Juan Bautista Quirós Segura

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Juan Bautista Quirós Segura
Juan Bautista Quirós Segura.jpg
President of Costa Rica
In office
August 13, 1919 – September 19, 1919
Preceded by Federico Tinoco Granados
Succeeded by Francisco Aguilar Barquero
Personal details
Born (1853-01-18)January 18, 1853
Tibás, San José, Costa Rica
Died November 7, 1934(1934-11-07) (aged 81)
San José, Costa Rica
Spouse(s) Teresa Aguilar Guzmán, Clementina Quirós Fonseca
Profession Army General, Politician, Entrepreneur
Religion Roman Catholic

Juan Bautista Quirós Segura (January 18, 1853 – November 7, 1934) was president of Costa Rica for two weeks, from August 13 to September 2, 1919, following the resignation of Federico Tinoco. His government was not recognized by the United States and he was forced to resign.

Family and early life[edit]

Juan Bautista Quirós Segura was born in San Juan de Tibás, Costa Rica on January 18, 1853 to his parents General Pablo Quirós Jiménez and Mercedes Segura Masís. He first married Teresa Aguilar Guzmán (who died in 1899), granddaughter of then head of state Manuel Aguilar Chacón, and on November 4, 1900 he married Clementina Quirós Fonseca (1880–1953), daughter of José Quirós Montero and Florinda Fonseca Guzmán.

Military and private activities[edit]

He pursued a military career and achieved the rank of General in the Costa Rican army. He was also a farmer and entrepreneur, and eventually earned a large capital.

First public offices[edit]

During Rafael Yglesias Castro's second administration he was designated second in line to the presidency and secretary of commerce, war, and navy as well as treasurer.

He later served as deputy, third in line to the presidency, president of the Constitutional Congress, and president of the International Bank of Costa Rica. On August 19, 1919, President Federico Tinoco's fall seemed imminent, Congress named him first in line to the presidency. On August 12, President Tinoco asked him to temporarily hold the office. His first orders were to reestablish all public liberties and to free all political prisoners.

President of the Republic[edit]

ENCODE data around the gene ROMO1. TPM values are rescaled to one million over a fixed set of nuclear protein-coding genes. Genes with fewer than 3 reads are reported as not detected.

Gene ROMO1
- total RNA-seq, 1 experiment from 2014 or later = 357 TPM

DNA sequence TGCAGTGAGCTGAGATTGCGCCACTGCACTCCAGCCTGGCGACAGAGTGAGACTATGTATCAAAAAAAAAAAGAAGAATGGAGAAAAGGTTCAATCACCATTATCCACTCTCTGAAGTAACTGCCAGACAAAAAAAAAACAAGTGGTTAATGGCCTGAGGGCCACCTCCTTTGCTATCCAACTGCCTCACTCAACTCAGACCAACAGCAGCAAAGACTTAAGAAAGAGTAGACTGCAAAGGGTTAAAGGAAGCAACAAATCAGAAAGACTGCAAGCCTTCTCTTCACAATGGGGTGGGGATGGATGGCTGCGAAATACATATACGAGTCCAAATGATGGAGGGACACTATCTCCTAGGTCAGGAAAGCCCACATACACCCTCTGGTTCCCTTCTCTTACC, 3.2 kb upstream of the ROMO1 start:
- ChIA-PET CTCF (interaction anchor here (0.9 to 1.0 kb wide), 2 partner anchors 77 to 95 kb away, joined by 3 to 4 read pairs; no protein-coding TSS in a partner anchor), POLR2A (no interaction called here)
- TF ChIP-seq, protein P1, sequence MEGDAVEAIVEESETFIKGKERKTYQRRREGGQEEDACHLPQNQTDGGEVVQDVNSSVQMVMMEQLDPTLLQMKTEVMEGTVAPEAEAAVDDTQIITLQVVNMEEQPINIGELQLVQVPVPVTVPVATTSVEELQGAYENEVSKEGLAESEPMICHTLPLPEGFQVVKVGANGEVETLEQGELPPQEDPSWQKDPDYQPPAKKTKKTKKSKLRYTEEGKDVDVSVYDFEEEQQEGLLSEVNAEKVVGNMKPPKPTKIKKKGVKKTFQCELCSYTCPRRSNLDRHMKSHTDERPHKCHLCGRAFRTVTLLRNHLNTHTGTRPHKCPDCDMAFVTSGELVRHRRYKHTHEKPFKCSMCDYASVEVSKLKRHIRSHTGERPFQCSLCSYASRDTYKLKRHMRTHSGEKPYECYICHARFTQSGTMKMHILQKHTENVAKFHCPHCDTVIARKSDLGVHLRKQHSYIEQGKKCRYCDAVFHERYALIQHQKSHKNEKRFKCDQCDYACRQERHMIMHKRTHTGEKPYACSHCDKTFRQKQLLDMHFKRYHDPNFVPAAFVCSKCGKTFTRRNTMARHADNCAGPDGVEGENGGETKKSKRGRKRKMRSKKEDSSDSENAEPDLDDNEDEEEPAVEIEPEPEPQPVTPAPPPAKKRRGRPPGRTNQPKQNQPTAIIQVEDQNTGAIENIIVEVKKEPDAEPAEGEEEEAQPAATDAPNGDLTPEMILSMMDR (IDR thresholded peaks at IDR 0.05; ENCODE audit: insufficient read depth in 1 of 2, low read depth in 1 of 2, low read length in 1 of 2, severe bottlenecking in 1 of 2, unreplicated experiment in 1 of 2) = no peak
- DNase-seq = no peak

He officially took office on August 20, 1919 after Federico Tinoco's resignation was accepted. His period was scheduled to end on May 8, 1923 but, even though his government took a very prudent approach, the United States government refused to recognize him as a legitimate head of state. Being faced with a possible armed intervention, Quirós decided to quit the office and on September 20 was replaced by Francisco Aguilar Barquero.

Other public offices[edit]

He was briefly secretary of war under President Aguilar. During Julio Acosta García's administration, and by Acosta's own recommendation, Congress designated him as the first head of the Control Office, which was in charge of government internal control.

He died in San José on November 7, 1934.


Jesús Manuel Fernández Morales, Las Presidencias del Castillo Azul (2010)

Ernesto Quirós Aguilar, Los Quirós en Costa Rica (1948)[1]

Ancestors until grand grandfathers[edit]

16. José Manuel Quirós Castro (recte Arrieta) (+1790)
8. Juan Manuel Quirós Castro (ca 1738-1828)
17. Josefa Nicolasa de Castro y Polo (ca 1740-1811)
4. Calixto Quirós Castro (1785-1843)
18. José Antonio de Castro (+1779)
9. Teresa Castro Cascante (+1829)
19. Simona Ramona Cascante Angulo (+1779)
2. General Pablo Quirós Jiménez (1824-1896)
20. Manuel Antonio Jiménez Quesada (1715)
10. Francisco Esteban Jiménez Gutiérrez (1755-1808)
21. Ignacia Gutiérrez de Ochoa
5. Ramona Jiménez Soto (1790-1837)
22. Francisco de Javier de Soto y Villegas
11. Rosa Soto Chinchilla (1746-1823)
23. María Teresa Chinchilla y Ruiz de Hinojosa
1. General Juan Bautista Quirós Segura (1853-1934)
24. Juan Buenaventura Segura (1725)
12. José Antonio Segura Montero
25. Ana Efigenia Montero Barbosa (1746)
6. Mateo Segura Rojas (1804)
26. Juan Rojas
13. María de los Dolores Rojas Varela (+1816)
27. Juana de los Ángeles Varela
3. Mercedes Segura Masís (1830-1898)
28. Juan Antonio Masís
14. Ramón Masís Zamora (1768-1818)
29. Juana Gregoria Zamora (+1804)
7. María Masís Cordero (1807-1888)
15. Josefa Cordero


External links[edit]

Political offices
Preceded by
Federico Tinoco Granados
President of Costa Rica
Succeeded by
Francisco Aguilar Barquero